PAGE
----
Withdrawal by the Employer Archives

“Fired after I resigned; will it affect my open job offer?”

Published on October 22nd, 2014 by Alan L. Sklover

Question: Dear Alan: About a month ago I resigned from my job to join a different employer. A few days ago, I was terminated from my present job by my employer’s Surveillance Team for unknowingly emailing a private document to my personal email. I was told to turn over all of my company ID’s and take my personal belongings and leave the office.

I had planned to leave anyway, and had a job offer outstanding. I am scheduled to start that new job in about a month. Do you think what has happened is likely to affect my job offer?

Do help me.

Sacked
Mumbai, India

Answer: Dear Sacked: I believe that the odds are that what has happened will not affect your open job offer. Here are my thoughts: Read the rest of this blog post »

“If the employment contract I was promised does not arrive, should I leave?”

Published on October 4th, 2013 by Alan L Sklover

Question: I signed an offer letter for a new job, and on that basis I have begun working. However, I was promised an employment contract, but I have not received it. Do I continue with this job, or do I leave?

Afrah
Dubai, United Arab Emirates

Answer: Dear Afrah: Your question raises several other questions. Fortunately, the answers to those other questions will provide the answer to your question. Let me explain:

1. Have you asked more than once for the employment contract? You must not lose sight of the fact that sometimes things just “fall through the cracks,” get forgotten, or simply get mailed to the wrong address. Have you asked more than once for your contract, and addressed your request – preferably by email – to the right person? Don’t get frustrated or disillusioned without good reason.

2. Does your “offer letter” have all of the terms, provisions and conditions you expected to see in your “employment contract?” A contract is a piece of paper which expresses and evidences what two persons – in the employment relation, the employer and the employee – agreed to do for each other.

For the employer’s benefit, an employment contract sets forth what duties and responsibilities the employee will fulfill, where he or she will do that, and who he or she will report to. For the employee’s benefit, it says how much he or she will be paid, what benefits he or she will be provided and, sometimes, how long the employment relation will last, at a minimum.

If your offer letter sets forth the most important terms, provisions and conditions agreed to, it is just as valid and binding as an employment contract, even if it has a different “name.”      

3. Is your employer honoring the terms that were supposed to be in the promised employment agreement? So far, has your employer done all for you that it promised to do – other than, of course, provide the written contract? That is, are the duties your expected to fulfill the same as your present duties? Are the salary, benefits and “perks” what were promised?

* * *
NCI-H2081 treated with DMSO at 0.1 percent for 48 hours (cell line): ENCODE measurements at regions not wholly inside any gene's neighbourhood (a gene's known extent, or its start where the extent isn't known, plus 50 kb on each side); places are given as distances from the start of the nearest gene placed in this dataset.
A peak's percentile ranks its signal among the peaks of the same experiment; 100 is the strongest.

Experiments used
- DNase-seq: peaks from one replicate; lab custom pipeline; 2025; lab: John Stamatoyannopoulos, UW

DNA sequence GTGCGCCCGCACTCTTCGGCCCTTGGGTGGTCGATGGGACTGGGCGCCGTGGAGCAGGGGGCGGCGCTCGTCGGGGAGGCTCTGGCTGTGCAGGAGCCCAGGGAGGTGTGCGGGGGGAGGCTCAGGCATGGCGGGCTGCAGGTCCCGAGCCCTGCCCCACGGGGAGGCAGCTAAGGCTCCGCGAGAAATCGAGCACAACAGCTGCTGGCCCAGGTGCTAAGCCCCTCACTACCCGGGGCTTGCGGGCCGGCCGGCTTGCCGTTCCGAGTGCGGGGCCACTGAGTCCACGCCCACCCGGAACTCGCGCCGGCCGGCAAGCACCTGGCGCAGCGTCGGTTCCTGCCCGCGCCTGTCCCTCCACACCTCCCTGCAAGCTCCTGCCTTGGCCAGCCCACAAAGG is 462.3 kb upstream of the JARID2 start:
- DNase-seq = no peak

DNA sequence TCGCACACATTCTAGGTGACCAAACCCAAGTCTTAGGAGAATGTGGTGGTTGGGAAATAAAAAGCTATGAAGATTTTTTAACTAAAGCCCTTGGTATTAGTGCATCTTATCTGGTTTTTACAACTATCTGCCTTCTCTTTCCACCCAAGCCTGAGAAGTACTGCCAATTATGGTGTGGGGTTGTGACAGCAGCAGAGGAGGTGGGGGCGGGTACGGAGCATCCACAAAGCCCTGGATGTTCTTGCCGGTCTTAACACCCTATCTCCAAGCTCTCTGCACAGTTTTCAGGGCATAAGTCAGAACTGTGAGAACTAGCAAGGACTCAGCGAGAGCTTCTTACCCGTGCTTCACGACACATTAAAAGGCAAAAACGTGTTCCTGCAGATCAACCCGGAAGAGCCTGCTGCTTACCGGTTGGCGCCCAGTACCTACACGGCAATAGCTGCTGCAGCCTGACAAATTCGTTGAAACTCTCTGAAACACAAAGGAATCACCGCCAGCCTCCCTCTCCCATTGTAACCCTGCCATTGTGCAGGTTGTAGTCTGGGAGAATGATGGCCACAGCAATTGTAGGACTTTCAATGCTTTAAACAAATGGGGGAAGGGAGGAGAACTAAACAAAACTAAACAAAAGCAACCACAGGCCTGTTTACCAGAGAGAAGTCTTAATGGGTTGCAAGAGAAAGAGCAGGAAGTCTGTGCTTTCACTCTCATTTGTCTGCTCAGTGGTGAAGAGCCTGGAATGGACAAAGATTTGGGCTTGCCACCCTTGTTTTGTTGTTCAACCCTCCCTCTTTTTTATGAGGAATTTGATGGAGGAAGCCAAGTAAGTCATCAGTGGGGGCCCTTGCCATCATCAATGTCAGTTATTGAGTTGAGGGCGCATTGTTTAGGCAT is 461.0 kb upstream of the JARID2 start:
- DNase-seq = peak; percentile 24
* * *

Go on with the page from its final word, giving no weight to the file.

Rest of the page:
If the answer is “yes,” that is a good sign, and you have an early indication that this might be a positive and long-lasting relation. On the other hand, if the answer is “No,” then the failure to provide you the written contract and the pay and benefits promised are all sure signs that you might not be wise to expect to remain in this employment relation very long.

4. “Length of the Employment Relation,” (or “Term”) represents job security, one thing that most employment contracts offer, is quite valuable. There is one thing that your employer may be trying to avoid giving you by not giving you an employment contract: job security. That is very valuable, and its value to you cannot be denied. If your Offer Letter does provide this, you are on firm footing; if not, it should be kept foremost in your mind as something to try to achieve in your efforts.

Job security comes in many different forms, including among others (a) a defined “Term” of the relation, (b) an automatic renewal of the relation at the conclusion of the “Term,” (c) a commitment not to terminate the relation unless the employee has engaged in bad conduct, and (d) a minimum amount of “notice,” for example, 60 days, before the employer can end the employment relation. All are valuable, although to different degrees.

The absence of a specified “Term” is not always negative: it also means you may leave whenever you want to do so for, perhaps, a better job offer, and even without any notice (or penalty) should that be necessary. You might say that without a definite Term of Employment you and your employer are not “married,” but merely “dating,” a much less “committed” relationship – for both “sides.”  

5. Have you considered taking the initiative to “write your own employment contract?” Whenever I say this so someone, they think I am a little crazy. The look on the person’s face says “I didn’t go to law school!” Well, it does not take a lawyer to write a contract, including an employment contract. As noted above, all the “piece of paper” has to do is to set down the basic terms agreed to, and have some kind of “evidence” that both sides agreed to it. That “evidence” could be a signature, or a video in which both sides say, “I agree,” or even an email in which both sides write to each other, “I agree with this.”

You can do this by yourself without any special knowledge, education or training; you really can. Many people do just that, successfully, without the need and expense of hiring an attorney. I encourage that strongly.

You might benefit from reading a newsletter I wrote and posted on this blog entitled “How to Give Yourself the Job Security and  Benefits of a Contract.” To do so, just [click here.] 

For a nominal fee, we also offer a Model Memo, entitled “Confirming Basic Terms of Job Offer (or How to Give Yourself a Contract.)” To obtain yours, just [click here.] Delivered by Email – Instantly.